Google Adwords, or All I wanted was a Pepsi

Wait, what are you talking about, we decided!?
My best interest?! How can you know what’s my best interest is?
How can you say what my best interest is? What are you trying to say, I’m crazy?
When I went to your schools, I went to your churches,
I went to your institutional learning facilities?! So how can you say I’m crazy? — Institutionalized, by Suicidal Tendencies

How is that relevant to Google Adwords? If you know the song of course you’ll instantly see the catchphrase “All I wanted was a Pepsi” in the article title. Let me take a minute to run through the process for you.

1) Write a keyword based blog article, possibly passing the Yoast Test, and about an actual product or service that is actually about the Keyword, or which the Keyword is actually about.

2) Enter the URL in the Keyword Planner. Let it generate the random spew of stuff. If your Keyword isn’t there, you messed up #1, so begin again. Otherwise, go ahead and select the Keyword and set a reasonable budget based on something like 1% of visitors will opt-in and 1% of opt-ins will purchase. Yeah, that’s low, but you need a baseline that’s quite reasonable. I myself don’t go for the whole “Would you spend $99 to make $100” self-help-guru chant.

3) Write a handful of ads using the Keyword, and using actual text from your actual page of your actual product. The more actual this all is the more frustrated you can feel later on. Hang on till then. You’ll see.

4) Wait a day or two for your ads to be approved. You’d be surprised at the odd things that will get you unapproved. I won’t spoil your fun here. Be warned.

5) Assuming approval, which might put you back to #3 if you aren’t, then wait a day or two for your ads to run and see some traffic.

6) After a day or two of your ads running, Adwords will spit out apparently random quality ratings that will cause your ads to stop running. Apparently your Keywords have nothing to do with your page. Or your page has nothing to do with your product. Or your product has nothing to do with your Keywords. Or your visitors didn’t like your page and left within a random mystery time limit, which implies there’s no content there that has anything to do with your product, or Keywords, or ads.

7) Adwords will suggest you go to step #1 again, or add a ton of money to the budget and compete with the bots. Bots? Yeah, you can set up a maximum bid and have your bid bot monitor your Keywords and outbid anyone not willing to go past your budget. I was shocked by the silly businesses outbidding me on some of mine. I mean like $10/click for [outdoor word]. I went to a new browser with no connection to my account and typed it in. It’s camping stores. I suppose if they can get a $2000 order out of every hundredth visitor they’d break even, assuming a 50% COGS. You cannot defeat people using that logic. Just letting you know.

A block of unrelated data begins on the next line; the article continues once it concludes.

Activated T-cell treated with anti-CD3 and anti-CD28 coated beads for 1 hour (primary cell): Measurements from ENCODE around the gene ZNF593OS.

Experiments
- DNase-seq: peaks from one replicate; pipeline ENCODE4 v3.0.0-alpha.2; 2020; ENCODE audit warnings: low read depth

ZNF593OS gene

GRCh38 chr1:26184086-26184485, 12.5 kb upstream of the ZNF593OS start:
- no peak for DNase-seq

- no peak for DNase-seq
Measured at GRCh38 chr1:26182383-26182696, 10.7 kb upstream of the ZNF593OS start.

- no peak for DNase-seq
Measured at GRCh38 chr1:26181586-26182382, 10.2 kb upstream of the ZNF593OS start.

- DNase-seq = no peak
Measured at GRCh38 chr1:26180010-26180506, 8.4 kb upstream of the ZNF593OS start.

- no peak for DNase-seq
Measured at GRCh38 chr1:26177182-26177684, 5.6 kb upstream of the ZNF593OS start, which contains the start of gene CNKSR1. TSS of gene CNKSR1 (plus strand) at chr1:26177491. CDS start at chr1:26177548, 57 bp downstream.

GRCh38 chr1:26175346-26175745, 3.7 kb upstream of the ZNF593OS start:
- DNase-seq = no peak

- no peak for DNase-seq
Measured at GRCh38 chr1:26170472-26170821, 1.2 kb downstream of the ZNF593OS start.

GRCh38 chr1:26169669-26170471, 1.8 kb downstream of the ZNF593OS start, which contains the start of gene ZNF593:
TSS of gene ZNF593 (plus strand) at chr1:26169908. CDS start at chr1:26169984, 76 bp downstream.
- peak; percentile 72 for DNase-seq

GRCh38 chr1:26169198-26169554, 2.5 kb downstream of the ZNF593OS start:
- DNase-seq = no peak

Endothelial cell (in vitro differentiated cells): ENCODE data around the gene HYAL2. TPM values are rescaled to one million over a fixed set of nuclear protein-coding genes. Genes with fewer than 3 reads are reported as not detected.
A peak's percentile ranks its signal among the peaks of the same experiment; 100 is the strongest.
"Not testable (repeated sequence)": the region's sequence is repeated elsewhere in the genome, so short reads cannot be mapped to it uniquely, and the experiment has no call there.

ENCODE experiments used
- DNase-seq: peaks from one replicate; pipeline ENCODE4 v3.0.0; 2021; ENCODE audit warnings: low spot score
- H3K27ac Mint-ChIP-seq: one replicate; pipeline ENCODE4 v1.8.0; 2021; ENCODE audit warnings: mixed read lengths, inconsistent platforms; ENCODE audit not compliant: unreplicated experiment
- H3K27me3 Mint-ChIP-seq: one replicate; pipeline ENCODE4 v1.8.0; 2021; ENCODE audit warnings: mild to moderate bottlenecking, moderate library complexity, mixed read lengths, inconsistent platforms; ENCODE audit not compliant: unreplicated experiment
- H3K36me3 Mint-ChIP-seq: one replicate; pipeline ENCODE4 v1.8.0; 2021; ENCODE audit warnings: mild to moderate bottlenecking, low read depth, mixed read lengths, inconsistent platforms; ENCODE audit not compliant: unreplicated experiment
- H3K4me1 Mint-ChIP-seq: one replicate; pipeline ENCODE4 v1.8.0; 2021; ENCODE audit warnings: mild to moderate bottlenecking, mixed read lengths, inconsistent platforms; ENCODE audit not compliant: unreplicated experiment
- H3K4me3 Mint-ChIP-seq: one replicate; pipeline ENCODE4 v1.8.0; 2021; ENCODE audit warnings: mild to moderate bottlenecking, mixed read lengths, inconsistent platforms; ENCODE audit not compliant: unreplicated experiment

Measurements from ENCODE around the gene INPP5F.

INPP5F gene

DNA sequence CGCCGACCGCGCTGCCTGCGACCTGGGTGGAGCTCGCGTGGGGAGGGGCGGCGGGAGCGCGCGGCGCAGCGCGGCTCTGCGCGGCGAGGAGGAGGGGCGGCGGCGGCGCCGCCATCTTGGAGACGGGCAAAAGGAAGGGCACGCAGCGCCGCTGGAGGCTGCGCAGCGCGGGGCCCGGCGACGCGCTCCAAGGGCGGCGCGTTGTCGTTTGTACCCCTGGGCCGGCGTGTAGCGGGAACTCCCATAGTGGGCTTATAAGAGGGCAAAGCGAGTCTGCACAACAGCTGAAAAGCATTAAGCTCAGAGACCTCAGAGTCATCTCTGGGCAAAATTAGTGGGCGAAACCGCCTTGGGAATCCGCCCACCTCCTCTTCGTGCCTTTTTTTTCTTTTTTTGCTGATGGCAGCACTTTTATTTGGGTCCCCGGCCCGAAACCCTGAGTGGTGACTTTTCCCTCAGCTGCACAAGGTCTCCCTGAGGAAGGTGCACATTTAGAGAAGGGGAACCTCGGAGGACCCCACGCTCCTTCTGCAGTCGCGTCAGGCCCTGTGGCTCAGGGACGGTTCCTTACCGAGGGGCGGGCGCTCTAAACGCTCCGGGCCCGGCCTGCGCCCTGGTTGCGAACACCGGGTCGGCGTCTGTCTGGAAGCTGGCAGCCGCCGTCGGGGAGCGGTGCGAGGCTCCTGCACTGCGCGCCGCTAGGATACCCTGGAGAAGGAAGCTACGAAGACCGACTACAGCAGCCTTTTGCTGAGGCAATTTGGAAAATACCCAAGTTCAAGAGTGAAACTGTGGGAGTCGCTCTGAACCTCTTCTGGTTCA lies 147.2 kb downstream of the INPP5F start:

So now, after all of that, you’re probably thinking.

“You chose my Keywords from my page. You approved my Keywords. You approved my ads. You ran the ads. People clicked them. If I budgeted 10,000 clicks to get 100 opt-ins to get 1 purchase, then I need to get 10,000 clicks before I know if it worked. Yet you only want to give me 10 clicks before telling me it’s all a waste. All I wanted was a freaking Pepsi and you wouldn’t give it to me.”

In all fairness though, I’m being a bit extreme with this particular example. But the general principles of it do apply. Warning you before you run off and start spending money on Adwords based on the equally extreme examples from the self-help-marketing-gurus like the following.

“Would you pay $99 to earn $100? YES! 1000 times a day and you’ll be wealthy beyond your wildest dreams!”

Keep in mind that the first few thousand times you do that it’s going to be more like “Spend $1000 to earn $100” until you learn the system.

Watch for a future article about “How to write an article to ensure no keyword confusion and make your search relevance 100%” or “spinners, humans and apps” – one of my favorite topics.

The bots always win in an Adwords battle
The bots always win in an Adwords battle

About the Author: Charles

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